Writing

Fix your novel’s pacing

Hi YABookcasers!

Happy “Cold and Shivery” morning from Cyprus! Yup, that’s right – the cold has hit my sunny little island and brrrrr (the Scot in me should be ashamed of myself as it’s actually only 9 Celsius. Yeah, I know. Lol.

Anyway, moving on to our topic of the day…Right, let’s start by prefacing this with: This is my advice; not a writing rule. As you already probably know…writing can be highly subjective. However, recently, I’ve been learning a lot more about pacing, and how to implement it in my work. I’m going to go through how I’m further developing this skill. The beauty of our craft is that we never stop learning.

Pacing is something that I’ve always managed to pin down in other peoples’ work, but not necessarily in my own. For me, that is a very clear distinction to make. Remember, you might be able to judge pacing in someone else’s work, but it doesn’t mean the skill translates directly into seeing it in your own work (actually, as I’ve been learning over the years, it takes a different approach to your own work to see what’s missing – and I’m still working on it!).

Firstly, I didn’t realize my recent novel had a pacing issue until I was told it did by a professional – in fact, a couple of professionals. As some of you might know, I used to freelance edit (rarely now, as my schedule doesn’t permit), intern with two literary agencies, and I’m agented. So, I should totally know, shouldn’t I? Well, seeing it in my own work was a whole other kettle of fish.

It’s easy to get lost in the murk of your own story. There are these whole worlds in your head, populated by many characters, and then there are all the storylines. Oh my! However, the biggest thing that helped me? Simplifying. I actually think some writers are nervous of that word. But, Fiona, I have a big sprawling epic fantasy. That’s okay. Still simplify. But I have a twisty, turn-y thriller. That’s okay, too. Still simplify.

Now, when I say “simplify”, I don’t mean write a very simplistic plotline. Rather, I mean look for the ways to simplify elements in your writing.

 

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Here are some ways:

  • Combine characters (this is much easier than you think). You need to seriously sit down and think through the purpose of each character. Ask yourself what would happen if you removed a character from your plot? Could you fill in the plot blip with another existing character? Yes? Then I’d suggest cutting the extraneous character. Check your plotting in relation to your character. What are they bringing to the table?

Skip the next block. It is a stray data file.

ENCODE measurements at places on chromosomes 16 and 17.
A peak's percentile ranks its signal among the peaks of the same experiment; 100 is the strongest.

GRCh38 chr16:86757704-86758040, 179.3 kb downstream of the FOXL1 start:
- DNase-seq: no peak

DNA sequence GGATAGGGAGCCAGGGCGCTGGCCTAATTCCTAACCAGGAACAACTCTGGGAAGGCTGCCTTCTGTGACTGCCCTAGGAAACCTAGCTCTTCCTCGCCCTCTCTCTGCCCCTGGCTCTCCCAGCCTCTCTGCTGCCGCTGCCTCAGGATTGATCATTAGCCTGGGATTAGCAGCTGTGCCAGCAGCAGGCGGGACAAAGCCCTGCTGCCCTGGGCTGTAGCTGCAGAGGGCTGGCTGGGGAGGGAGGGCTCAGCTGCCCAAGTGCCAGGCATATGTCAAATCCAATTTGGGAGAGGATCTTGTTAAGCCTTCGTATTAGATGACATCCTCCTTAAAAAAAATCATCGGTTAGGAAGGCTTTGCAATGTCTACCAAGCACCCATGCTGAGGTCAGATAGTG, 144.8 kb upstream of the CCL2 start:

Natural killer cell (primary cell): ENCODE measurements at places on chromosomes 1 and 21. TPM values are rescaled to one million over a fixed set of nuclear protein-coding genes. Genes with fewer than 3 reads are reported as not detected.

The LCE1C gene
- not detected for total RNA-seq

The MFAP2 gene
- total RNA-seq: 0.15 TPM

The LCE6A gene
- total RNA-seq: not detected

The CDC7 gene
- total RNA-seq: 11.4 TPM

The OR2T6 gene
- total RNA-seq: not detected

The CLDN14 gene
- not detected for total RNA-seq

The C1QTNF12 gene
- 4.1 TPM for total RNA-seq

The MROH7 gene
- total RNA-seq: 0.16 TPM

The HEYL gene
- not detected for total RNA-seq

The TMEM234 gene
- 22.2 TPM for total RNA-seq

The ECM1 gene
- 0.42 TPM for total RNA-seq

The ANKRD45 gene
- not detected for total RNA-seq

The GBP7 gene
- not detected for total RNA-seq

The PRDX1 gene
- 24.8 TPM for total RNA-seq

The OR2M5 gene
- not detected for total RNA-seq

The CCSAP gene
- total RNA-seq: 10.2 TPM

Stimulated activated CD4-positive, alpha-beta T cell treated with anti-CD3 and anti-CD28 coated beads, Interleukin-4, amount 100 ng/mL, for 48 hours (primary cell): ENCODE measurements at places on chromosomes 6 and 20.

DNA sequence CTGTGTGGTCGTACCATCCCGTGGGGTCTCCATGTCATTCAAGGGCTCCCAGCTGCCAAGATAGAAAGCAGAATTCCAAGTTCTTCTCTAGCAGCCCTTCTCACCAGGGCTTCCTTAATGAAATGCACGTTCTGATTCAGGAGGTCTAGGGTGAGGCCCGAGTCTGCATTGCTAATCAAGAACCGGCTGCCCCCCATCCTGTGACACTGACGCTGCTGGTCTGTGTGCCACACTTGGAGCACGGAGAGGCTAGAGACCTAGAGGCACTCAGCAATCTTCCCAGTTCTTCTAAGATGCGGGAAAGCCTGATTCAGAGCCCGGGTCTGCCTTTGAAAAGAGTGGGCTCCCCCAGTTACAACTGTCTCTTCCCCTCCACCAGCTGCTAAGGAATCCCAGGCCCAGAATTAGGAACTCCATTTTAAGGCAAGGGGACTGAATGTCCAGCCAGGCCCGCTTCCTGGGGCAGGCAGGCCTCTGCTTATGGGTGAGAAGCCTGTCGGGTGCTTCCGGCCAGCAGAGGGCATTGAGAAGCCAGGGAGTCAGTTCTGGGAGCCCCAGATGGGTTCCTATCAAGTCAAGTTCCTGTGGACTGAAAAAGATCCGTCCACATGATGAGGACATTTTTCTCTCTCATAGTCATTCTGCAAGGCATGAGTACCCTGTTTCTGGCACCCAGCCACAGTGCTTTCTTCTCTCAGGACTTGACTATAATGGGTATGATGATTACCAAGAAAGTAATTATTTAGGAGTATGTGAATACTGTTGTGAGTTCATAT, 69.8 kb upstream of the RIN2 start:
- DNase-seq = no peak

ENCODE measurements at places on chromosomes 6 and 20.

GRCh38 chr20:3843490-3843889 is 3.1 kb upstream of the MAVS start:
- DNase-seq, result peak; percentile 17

• Check those subplots while you’re at it. Are they all threaded to the main conflict to help further the conflict? Or are you just creating road bumps and blocks because you think there should be road blocks? This can be an issue in some books. My suggestion would be to think of subplot conflicts that directly relate to your main plot thread. Again, it’s all about simplifying.
  • Keep control of your backstory (I can be as guilty as sin for this). Your reader gets to know your character by what they do, then how by they feel about it, then by how others view it. Backstory should be used sparingly. And again, for a very selective purpose. If you cut that paragraph of backstory, would you lose anything from the story or characterization?
  • No need to say things twice. For example: The wind moved like a ghost, brushing against me like a spirit. Tbh, you just said the same thing twice. Take one and stick with it. It’ll make your prose leaner and cleaner.
  • Everyone says to be careful of the saggy middle, but how? I’ve learned that combining the above, and asking the question “what can make the situation worse?” helps a lot with this.
  • However, intersperse your pacing with slow and fast moments. If a book is all too fast, it flat-lines. If a book is all too slow, it flat-lines. There are no moments of anticipation…just more of the same. Personally, I’ve started to chart my chapters on a pin board, labelling each as “slow”, “mid”, or “fast.” If I see too many of one creeping in (especially all on one sequence), I start to rethink my plotting.
  • Write what excites you. And I’m not just talking about the overall concept. I’m talking about scenes, paragraphs, sentences, characters. You know the anticipation you get when coming up to a favorite scene when you’re writing, but you have to get through that connecting scene that just serves the purpose of getting from A to B? Well, make that connecting scene exciting to read, too! And I don’t mean make it all danger and action (you don’t need to, but you can). I mean write it in a way that dazzles you – sentences, characterization, setting…whatever. But make it excite you!

Okay, so those are my suggestions on how to improve your pacing. Currently, this is exactly what I’m working on on my novel, and it seems to be helping. Let me know how it goes for you!

Happy writing, and see you next post!

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